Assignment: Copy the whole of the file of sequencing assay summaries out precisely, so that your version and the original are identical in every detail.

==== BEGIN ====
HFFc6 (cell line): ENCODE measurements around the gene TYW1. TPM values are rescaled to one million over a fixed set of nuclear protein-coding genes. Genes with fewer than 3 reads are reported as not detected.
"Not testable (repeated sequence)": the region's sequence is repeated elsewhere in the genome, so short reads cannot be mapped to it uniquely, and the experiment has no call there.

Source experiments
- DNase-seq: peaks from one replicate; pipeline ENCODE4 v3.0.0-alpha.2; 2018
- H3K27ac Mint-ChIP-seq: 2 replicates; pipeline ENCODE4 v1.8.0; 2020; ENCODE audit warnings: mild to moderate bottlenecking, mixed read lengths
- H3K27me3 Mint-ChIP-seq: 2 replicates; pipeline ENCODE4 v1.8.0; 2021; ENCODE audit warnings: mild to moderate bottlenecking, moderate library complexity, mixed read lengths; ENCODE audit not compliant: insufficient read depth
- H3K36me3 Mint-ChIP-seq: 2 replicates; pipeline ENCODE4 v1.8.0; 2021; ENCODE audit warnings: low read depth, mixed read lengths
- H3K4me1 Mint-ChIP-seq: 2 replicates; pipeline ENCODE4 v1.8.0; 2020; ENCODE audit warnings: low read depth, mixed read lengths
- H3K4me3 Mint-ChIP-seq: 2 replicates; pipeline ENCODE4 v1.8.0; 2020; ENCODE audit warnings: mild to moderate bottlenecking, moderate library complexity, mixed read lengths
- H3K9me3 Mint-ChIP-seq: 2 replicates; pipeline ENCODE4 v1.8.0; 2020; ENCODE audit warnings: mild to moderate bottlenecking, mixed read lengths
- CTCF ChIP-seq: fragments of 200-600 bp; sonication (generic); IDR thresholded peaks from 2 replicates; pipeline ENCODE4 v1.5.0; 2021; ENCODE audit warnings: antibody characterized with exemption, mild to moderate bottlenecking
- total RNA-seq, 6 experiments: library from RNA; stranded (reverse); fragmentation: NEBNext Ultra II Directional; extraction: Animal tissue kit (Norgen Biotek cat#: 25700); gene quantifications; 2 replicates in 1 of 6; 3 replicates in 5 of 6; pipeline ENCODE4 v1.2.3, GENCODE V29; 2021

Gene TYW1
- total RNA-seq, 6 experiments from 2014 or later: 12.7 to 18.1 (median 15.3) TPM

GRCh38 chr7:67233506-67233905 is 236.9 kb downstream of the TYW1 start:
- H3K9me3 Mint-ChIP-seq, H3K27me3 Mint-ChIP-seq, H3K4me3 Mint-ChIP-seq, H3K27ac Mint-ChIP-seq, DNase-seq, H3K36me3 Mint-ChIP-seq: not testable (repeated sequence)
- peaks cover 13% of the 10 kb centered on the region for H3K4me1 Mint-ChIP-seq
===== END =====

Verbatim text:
HFFc6 (cell line): ENCODE measurements around the gene TYW1. TPM values are rescaled to one million over a fixed set of nuclear protein-coding genes. Genes with fewer than 3 reads are reported as not detected.
"Not testable (repeated sequence)": the region's sequence is repeated elsewhere in the genome, so short reads cannot be mapped to it uniquely, and the experiment has no call there.

Source experiments
- DNase-seq: peaks from one replicate; pipeline ENCODE4 v3.0.0-alpha.2; 2018
- H3K27ac Mint-ChIP-seq: 2 replicates; pipeline ENCODE4 v1.8.0; 2020; ENCODE audit warnings: mild to moderate bottlenecking, mixed read lengths
- H3K27me3 Mint-ChIP-seq: 2 replicates; pipeline ENCODE4 v1.8.0; 2021; ENCODE audit warnings: mild to moderate bottlenecking, moderate library complexity, mixed read lengths; ENCODE audit not compliant: insufficient read depth
- H3K36me3 Mint-ChIP-seq: 2 replicates; pipeline ENCODE4 v1.8.0; 2021; ENCODE audit warnings: low read depth, mixed read lengths
- H3K4me1 Mint-ChIP-seq: 2 replicates; pipeline ENCODE4 v1.8.0; 2020; ENCODE audit warnings: low read depth, mixed read lengths
- H3K4me3 Mint-ChIP-seq: 2 replicates; pipeline ENCODE4 v1.8.0; 2020; ENCODE audit warnings: mild to moderate bottlenecking, moderate library complexity, mixed read lengths
- H3K9me3 Mint-ChIP-seq: 2 replicates; pipeline ENCODE4 v1.8.0; 2020; ENCODE audit warnings: mild to moderate bottlenecking, mixed read lengths
- CTCF ChIP-seq: fragments of 200-600 bp; sonication (generic); IDR thresholded peaks from 2 replicates; pipeline ENCODE4 v1.5.0; 2021; ENCODE audit warnings: antibody characterized with exemption, mild to moderate bottlenecking
- total RNA-seq, 6 experiments: library from RNA; stranded (reverse); fragmentation: NEBNext Ultra II Directional; extraction: Animal tissue kit (Norgen Biotek cat#: 25700); gene quantifications; 2 replicates in 1 of 6; 3 replicates in 5 of 6; pipeline ENCODE4 v1.2.3, GENCODE V29; 2021

Gene TYW1
- total RNA-seq, 6 experiments from 2014 or later: 12.7 to 18.1 (median 15.3) TPM

GRCh38 chr7:67233506-67233905 is 236.9 kb downstream of the TYW1 start:
- H3K9me3 Mint-ChIP-seq, H3K27me3 Mint-ChIP-seq, H3K4me3 Mint-ChIP-seq, H3K27ac Mint-ChIP-seq, DNase-seq, H3K36me3 Mint-ChIP-seq: not testable (repeated sequence)
- peaks cover 13% of the 10 kb centered on the region for H3K4me1 Mint-ChIP-seq